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What Prohibition Has Done to America


What Prohibition Has Done to America

by Fabian Franklin
Copyright 1922,  Harcourt, Brace & Co., New York. 



THE object of a Constitution like that of the United States is to establish certain fundamentals of government in such a way that they cannot be altered or destroyed by the mere will of a majority of the people, or by the ordinary processes of legislation. The framers of the Constitution saw the necessity of making a distinction between these fundamentals and the ordinary subjects of law-making, and accordingly they, and the people who gave their approval to the Constitution, deliberately arrogated to themselves the power to shackle future majorities in regard to the essentials of the system of government which they brought into being. They did this with a clear consciousness of the object which they had in view--the stability of the new government and the protection of certain fundamental rights and liberties. But they did not for a moment entertain the idea of imposing upon future generations, through the extraordinary sanctions of the Constitution, their views upon any special subject of ordinary legislation. Such a proceeding would have seemed to them far more monstrous, and far less excusable, than that tyranny of George III and his Parliament which had given rise to the American Revolution.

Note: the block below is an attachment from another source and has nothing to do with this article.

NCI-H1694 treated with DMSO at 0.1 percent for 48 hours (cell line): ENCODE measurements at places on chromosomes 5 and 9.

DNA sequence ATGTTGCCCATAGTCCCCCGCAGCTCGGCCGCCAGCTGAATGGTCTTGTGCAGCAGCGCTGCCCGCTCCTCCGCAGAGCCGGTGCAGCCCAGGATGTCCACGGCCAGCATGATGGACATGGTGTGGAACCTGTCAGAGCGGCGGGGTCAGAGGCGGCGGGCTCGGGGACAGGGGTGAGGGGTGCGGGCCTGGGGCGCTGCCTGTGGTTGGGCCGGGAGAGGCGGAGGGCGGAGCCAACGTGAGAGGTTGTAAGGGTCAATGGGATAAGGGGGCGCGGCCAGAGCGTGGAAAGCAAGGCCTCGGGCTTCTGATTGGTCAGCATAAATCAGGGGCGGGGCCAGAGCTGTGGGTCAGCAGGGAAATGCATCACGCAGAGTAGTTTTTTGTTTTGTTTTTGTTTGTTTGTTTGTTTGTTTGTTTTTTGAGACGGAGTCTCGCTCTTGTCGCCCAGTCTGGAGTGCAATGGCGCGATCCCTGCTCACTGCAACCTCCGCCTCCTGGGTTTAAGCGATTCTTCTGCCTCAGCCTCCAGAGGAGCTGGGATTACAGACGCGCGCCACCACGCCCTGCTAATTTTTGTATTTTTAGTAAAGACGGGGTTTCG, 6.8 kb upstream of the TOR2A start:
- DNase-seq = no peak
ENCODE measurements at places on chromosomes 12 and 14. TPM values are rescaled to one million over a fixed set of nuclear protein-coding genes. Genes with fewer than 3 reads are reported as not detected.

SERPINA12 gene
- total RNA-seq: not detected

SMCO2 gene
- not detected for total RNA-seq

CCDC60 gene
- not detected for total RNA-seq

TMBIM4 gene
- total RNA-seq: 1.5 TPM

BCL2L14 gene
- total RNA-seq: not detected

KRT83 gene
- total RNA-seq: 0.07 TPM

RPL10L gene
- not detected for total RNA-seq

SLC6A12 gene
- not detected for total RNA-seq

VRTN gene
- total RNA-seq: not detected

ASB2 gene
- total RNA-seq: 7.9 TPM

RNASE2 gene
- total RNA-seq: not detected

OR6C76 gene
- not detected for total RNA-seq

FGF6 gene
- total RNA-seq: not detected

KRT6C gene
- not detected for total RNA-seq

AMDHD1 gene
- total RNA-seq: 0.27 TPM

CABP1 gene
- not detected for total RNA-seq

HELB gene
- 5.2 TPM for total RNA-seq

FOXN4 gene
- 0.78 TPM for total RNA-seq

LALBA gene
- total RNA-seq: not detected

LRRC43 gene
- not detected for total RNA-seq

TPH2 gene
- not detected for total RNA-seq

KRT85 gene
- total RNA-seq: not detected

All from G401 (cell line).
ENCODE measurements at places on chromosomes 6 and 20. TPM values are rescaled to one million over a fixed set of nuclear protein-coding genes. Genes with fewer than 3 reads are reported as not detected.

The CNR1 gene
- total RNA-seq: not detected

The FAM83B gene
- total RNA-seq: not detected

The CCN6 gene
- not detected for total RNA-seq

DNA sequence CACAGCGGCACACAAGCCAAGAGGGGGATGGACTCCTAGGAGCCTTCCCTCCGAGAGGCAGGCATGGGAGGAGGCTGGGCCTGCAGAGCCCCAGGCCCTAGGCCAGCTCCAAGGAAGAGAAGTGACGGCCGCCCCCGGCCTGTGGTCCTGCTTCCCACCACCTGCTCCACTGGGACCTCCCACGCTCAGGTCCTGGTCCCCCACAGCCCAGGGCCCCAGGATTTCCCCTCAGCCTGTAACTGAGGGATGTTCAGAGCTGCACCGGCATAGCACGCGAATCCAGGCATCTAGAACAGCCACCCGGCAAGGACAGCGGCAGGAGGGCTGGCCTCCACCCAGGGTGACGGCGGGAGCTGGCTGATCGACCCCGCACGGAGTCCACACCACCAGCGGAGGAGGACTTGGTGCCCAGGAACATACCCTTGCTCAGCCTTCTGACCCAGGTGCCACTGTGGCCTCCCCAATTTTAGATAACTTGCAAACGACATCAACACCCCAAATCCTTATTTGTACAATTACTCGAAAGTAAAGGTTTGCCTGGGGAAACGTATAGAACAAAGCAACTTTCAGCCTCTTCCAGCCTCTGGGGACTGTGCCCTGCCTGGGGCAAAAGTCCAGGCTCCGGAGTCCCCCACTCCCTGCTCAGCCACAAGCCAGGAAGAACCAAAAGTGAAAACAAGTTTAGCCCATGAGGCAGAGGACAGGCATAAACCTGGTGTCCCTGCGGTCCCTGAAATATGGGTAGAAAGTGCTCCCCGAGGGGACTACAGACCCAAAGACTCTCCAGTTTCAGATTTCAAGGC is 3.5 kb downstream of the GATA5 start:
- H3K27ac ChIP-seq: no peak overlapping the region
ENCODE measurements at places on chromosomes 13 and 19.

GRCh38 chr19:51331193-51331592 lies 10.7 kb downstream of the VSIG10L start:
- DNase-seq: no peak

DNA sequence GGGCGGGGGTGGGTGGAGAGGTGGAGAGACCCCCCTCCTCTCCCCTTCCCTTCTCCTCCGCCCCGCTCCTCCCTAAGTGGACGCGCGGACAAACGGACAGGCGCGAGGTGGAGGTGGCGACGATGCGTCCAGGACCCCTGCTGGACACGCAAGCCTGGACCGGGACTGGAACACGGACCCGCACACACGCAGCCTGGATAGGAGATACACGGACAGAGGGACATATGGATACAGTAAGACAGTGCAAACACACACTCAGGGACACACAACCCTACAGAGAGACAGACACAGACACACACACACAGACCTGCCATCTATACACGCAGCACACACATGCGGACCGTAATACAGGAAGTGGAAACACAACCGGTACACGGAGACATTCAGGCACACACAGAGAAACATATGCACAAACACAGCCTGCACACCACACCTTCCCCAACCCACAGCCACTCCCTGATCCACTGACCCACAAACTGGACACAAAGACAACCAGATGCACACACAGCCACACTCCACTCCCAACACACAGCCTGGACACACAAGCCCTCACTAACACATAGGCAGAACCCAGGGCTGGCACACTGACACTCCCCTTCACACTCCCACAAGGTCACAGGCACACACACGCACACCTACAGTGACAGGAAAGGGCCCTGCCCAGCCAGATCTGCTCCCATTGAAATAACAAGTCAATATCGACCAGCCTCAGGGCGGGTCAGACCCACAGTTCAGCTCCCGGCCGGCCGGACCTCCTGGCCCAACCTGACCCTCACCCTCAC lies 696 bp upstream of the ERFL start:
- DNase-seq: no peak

Until the adoption of the Eighteenth Amendment, the Constitution of the United States retained the character which properly belongs to the organic law of a great Federal Republic. The matters with which it dealt were of three kinds, and three only--the division of powers as between the Federal and the State governments, the structure of the Federal government itself, and the safeguarding of the fundamental rights of American citizens. These were things that it was felt essential to remove from the vicissitudes attendant upon the temper of the majority at given time. There was not to be any doubt from year to year as to the limits of Federal power on the one hand and State power on the other; nor as to the structure of the Federal government and the respective functions of the legislative, executive, and judicial departments of that government; nor as to the preservation of certain fundamental rights pertaining to life, liberty and property.